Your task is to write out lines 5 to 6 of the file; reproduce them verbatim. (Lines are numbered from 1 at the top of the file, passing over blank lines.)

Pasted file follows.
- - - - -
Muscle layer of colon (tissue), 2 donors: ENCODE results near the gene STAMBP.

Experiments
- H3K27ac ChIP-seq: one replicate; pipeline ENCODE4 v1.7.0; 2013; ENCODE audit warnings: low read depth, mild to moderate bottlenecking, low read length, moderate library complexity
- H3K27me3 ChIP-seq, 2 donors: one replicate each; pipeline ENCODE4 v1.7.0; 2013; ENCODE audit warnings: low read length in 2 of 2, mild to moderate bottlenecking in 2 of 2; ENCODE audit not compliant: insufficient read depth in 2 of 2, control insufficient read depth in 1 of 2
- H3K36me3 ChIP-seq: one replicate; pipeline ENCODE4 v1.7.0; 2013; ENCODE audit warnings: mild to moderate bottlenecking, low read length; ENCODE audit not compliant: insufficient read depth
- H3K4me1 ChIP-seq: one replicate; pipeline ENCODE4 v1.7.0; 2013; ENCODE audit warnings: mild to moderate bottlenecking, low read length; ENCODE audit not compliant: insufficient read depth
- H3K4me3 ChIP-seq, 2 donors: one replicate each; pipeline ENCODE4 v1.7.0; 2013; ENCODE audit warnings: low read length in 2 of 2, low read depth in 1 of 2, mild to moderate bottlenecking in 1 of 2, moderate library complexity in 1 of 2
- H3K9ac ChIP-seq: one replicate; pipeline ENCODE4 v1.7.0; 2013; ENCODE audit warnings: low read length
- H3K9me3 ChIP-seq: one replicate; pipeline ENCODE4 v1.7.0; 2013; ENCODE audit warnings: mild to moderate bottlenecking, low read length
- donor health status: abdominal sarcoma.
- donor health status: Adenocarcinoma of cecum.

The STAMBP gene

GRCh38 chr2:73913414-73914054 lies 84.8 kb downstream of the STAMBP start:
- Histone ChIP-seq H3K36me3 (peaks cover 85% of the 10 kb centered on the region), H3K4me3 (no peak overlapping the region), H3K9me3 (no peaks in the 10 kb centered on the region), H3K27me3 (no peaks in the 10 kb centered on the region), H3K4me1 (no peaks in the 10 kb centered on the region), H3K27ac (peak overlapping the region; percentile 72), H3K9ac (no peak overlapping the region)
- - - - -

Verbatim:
- H3K36me3 ChIP-seq: one replicate; pipeline ENCODE4 v1.7.0; 2013; ENCODE audit warnings: mild to moderate bottlenecking, low read length; ENCODE audit not compliant: insufficient read depth
- H3K4me1 ChIP-seq: one replicate; pipeline ENCODE4 v1.7.0; 2013; ENCODE audit warnings: mild to moderate bottlenecking, low read length; ENCODE audit not compliant: insufficient read depth